“It costs a lot of money to look this cheap,” Dolly Parton famously liked to say. And it takes a lot of talent, apparently, to make a movie like Last Christmas — a pile-on of dingle-bell schmaltz so deeply ridiculous it’s almost hard to believe all the top-tier names that went into it.
Paul Feig (Spy, Bridesmaids) directs; Emma Thompson, possessor of two Oscars, cowrites and costars alongside Game of Thrones’ Emilia Clarke and Crazy Rich Asians’ Henry Golding; the muse is Wham’s deathless titular ode to heartbreak under the mistletoe. The soundtrack is strictly gold-star George Michael, too, from “Faith” and “Freedom ’90” to “Praying for Time.”
It’s not so much that Christmas is less than the sum of its parts, exactly, as that it actually seems to want to be bad — a sort of Hallmark Movie deluxe, complete with random starry cameos (Patti LuPone, Catastrophe’s Rob Delaney) and a supernatural twist so ludicrous it may actually make you want to punch a reindeer.
Clarke is Kate, a lost Londoner who can’t seem to stop drinking and shagging and klutzing her way out of the good graces of everyone in her iPhone contacts. She’s not exactly homeless, but she’s quickly running out of couches to crash on, and wearing down the last nerve of her boss at a year-round holiday boutique, a woman called Santa (the lovely and regal Michelle Yeoh; who knows what the hell she’s doing here).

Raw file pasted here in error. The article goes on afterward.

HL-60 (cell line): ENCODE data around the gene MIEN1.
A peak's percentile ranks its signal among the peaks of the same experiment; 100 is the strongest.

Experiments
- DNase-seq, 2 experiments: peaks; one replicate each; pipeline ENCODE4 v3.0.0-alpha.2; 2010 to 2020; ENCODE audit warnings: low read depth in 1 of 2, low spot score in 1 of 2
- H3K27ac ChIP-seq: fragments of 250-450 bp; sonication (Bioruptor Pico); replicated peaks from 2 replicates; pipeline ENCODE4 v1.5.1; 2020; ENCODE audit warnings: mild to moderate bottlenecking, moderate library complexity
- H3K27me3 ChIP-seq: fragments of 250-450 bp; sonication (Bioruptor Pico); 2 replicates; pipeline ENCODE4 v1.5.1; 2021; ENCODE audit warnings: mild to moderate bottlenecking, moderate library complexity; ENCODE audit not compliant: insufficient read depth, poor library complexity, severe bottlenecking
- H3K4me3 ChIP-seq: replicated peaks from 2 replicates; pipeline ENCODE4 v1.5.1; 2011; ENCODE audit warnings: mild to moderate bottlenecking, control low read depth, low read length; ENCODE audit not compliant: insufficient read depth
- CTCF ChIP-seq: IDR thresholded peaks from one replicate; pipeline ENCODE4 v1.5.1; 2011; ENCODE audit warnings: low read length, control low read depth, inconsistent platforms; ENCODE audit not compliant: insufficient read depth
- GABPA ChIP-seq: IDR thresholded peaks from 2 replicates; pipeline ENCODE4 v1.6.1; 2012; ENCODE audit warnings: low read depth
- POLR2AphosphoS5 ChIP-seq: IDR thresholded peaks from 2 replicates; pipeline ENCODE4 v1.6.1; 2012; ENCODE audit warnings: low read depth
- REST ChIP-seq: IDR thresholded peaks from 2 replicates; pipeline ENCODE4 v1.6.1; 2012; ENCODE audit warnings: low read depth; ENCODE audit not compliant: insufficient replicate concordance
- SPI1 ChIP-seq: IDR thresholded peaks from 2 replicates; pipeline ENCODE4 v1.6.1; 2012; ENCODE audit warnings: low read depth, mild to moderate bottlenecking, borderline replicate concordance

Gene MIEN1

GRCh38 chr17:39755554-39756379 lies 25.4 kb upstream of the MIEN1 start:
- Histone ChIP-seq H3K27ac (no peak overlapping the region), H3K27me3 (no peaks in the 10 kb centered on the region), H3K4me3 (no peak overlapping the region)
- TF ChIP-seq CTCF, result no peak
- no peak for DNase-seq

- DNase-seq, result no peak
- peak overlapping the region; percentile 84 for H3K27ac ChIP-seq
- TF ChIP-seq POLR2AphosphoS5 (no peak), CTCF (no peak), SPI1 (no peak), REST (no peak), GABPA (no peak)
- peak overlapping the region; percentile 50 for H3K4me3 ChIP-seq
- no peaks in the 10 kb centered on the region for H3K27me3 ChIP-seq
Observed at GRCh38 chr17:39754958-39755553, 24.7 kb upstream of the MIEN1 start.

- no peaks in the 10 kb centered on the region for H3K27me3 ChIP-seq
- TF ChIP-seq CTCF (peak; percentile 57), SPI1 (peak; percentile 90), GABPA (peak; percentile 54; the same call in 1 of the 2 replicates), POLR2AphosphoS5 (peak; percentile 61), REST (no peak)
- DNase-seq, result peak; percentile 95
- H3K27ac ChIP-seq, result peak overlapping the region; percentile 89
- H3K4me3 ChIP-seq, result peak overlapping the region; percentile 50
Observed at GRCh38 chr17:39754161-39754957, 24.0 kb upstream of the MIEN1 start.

Kate’s a sloppy elf, maybe, because all she really wants to be is a singer, despite the mounting evidence provided by multiple failed auditions. So when a handsome stranger (Golding) appears outside the shop one day and seems to offer friendship, or at least a lot of talk about bird stuff, she reluctantly submits to his sunny aphorisms and advice.
Clarke has waded into rom-com territory before with 2016’s Me Before You, and proved to have more in her repertoire than mother of dragons. Here she’s supposed to be a sort of adorable mess, her eyes panda-ringed in charcoal and blurry tattoos on every knuckle bone. She constantly alludes to an illness that changed her, and a family she can’t stand; somehow, when Kate’s not having one-night stands in friends’ guest rooms or accidentally assassinating their pet fish, the actress’s own loopy charisma keeps coming through.
Golding is less lucky, an outline of serene dreaminess with no discernible personality trait beyond really great hair, and Yeoh is given far too much snappy Gilmore Girls-style dialogue to regurgitate. As the overbearing mother still carrying a torch for her Yugoslav homeland, Thompson isn’t far off from Tina Fey’s grim Albanian in the old Girls parody on SNL.
And yet: When Christmas isn’t busy being frenetic and terrible and so tonally strange, there are moments when a line or a moment lands, and it almost feels good to surrender to the holiday cornball of it all. Like a gingerbread house you’ve sworn not to eat because it’s crumbly and sticky and has probably been sitting in the windowsill for way too long — but you do anyway, and you don’t completely hate it, because that’s what the holidays are for. C+